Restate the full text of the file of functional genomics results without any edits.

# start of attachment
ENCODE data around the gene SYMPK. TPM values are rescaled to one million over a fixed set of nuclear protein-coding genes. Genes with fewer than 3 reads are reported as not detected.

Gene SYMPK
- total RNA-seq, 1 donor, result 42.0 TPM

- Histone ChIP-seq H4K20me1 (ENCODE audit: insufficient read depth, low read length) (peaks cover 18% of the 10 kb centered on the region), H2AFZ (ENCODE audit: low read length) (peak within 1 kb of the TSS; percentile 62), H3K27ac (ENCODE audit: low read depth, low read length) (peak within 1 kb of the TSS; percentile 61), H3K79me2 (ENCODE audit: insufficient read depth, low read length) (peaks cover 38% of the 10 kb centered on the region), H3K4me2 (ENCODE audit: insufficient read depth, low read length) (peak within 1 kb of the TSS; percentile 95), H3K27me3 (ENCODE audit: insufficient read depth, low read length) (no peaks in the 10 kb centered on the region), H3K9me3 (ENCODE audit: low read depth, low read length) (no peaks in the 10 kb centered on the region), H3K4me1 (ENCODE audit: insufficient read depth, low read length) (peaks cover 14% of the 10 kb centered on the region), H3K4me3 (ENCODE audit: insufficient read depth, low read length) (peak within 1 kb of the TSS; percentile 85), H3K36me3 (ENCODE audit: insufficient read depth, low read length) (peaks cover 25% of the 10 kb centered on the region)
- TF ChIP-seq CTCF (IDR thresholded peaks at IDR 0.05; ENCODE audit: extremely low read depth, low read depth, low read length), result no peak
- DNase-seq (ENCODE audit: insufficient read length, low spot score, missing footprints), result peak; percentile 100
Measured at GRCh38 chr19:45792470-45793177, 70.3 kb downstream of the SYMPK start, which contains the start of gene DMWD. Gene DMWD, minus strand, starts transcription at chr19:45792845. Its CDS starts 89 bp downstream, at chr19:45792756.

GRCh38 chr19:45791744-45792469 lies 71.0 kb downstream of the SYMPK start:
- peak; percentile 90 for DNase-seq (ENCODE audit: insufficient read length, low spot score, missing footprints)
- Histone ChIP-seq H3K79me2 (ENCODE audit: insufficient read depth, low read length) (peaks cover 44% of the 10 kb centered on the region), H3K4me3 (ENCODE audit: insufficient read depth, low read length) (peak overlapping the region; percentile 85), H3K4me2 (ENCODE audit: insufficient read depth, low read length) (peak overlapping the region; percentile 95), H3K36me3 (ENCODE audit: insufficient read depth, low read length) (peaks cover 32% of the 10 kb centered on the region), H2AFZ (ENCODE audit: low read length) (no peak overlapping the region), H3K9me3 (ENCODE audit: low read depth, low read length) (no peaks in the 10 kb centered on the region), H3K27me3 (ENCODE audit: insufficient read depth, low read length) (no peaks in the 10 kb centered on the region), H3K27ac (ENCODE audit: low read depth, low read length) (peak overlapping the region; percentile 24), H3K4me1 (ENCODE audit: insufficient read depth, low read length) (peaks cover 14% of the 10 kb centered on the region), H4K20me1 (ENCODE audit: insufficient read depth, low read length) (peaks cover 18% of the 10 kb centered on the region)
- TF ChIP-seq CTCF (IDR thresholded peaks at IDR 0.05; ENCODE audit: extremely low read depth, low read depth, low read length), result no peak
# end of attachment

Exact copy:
ENCODE data around the gene SYMPK. TPM values are rescaled to one million over a fixed set of nuclear protein-coding genes. Genes with fewer than 3 reads are reported as not detected.

Gene SYMPK
- total RNA-seq, 1 donor, result 42.0 TPM

- Histone ChIP-seq H4K20me1 (ENCODE audit: insufficient read depth, low read length) (peaks cover 18% of the 10 kb centered on the region), H2AFZ (ENCODE audit: low read length) (peak within 1 kb of the TSS; percentile 62), H3K27ac (ENCODE audit: low read depth, low read length) (peak within 1 kb of the TSS; percentile 61), H3K79me2 (ENCODE audit: insufficient read depth, low read length) (peaks cover 38% of the 10 kb centered on the region), H3K4me2 (ENCODE audit: insufficient read depth, low read length) (peak within 1 kb of the TSS; percentile 95), H3K27me3 (ENCODE audit: insufficient read depth, low read length) (no peaks in the 10 kb centered on the region), H3K9me3 (ENCODE audit: low read depth, low read length) (no peaks in the 10 kb centered on the region), H3K4me1 (ENCODE audit: insufficient read depth, low read length) (peaks cover 14% of the 10 kb centered on the region), H3K4me3 (ENCODE audit: insufficient read depth, low read length) (peak within 1 kb of the TSS; percentile 85), H3K36me3 (ENCODE audit: insufficient read depth, low read length) (peaks cover 25% of the 10 kb centered on the region)
- TF ChIP-seq CTCF (IDR thresholded peaks at IDR 0.05; ENCODE audit: extremely low read depth, low read depth, low read length), result no peak
- DNase-seq (ENCODE audit: insufficient read length, low spot score, missing footprints), result peak; percentile 100
Measured at GRCh38 chr19:45792470-45793177, 70.3 kb downstream of the SYMPK start, which contains the start of gene DMWD. Gene DMWD, minus strand, starts transcription at chr19:45792845. Its CDS starts 89 bp downstream, at chr19:45792756.

GRCh38 chr19:45791744-45792469 lies 71.0 kb downstream of the SYMPK start:
- peak; percentile 90 for DNase-seq (ENCODE audit: insufficient read length, low spot score, missing footprints)
- Histone ChIP-seq H3K79me2 (ENCODE audit: insufficient read depth, low read length) (peaks cover 44% of the 10 kb centered on the region), H3K4me3 (ENCODE audit: insufficient read depth, low read length) (peak overlapping the region; percentile 85), H3K4me2 (ENCODE audit: insufficient read depth, low read length) (peak overlapping the region; percentile 95), H3K36me3 (ENCODE audit: insufficient read depth, low read length) (peaks cover 32% of the 10 kb centered on the region), H2AFZ (ENCODE audit: low read length) (no peak overlapping the region), H3K9me3 (ENCODE audit: low read depth, low read length) (no peaks in the 10 kb centered on the region), H3K27me3 (ENCODE audit: insufficient read depth, low read length) (no peaks in the 10 kb centered on the region), H3K27ac (ENCODE audit: low read depth, low read length) (peak overlapping the region; percentile 24), H3K4me1 (ENCODE audit: insufficient read depth, low read length) (peaks cover 14% of the 10 kb centered on the region), H4K20me1 (ENCODE audit: insufficient read depth, low read length) (peaks cover 18% of the 10 kb centered on the region)
- TF ChIP-seq CTCF (IDR thresholded peaks at IDR 0.05; ENCODE audit: extremely low read depth, low read depth, low read length), result no peak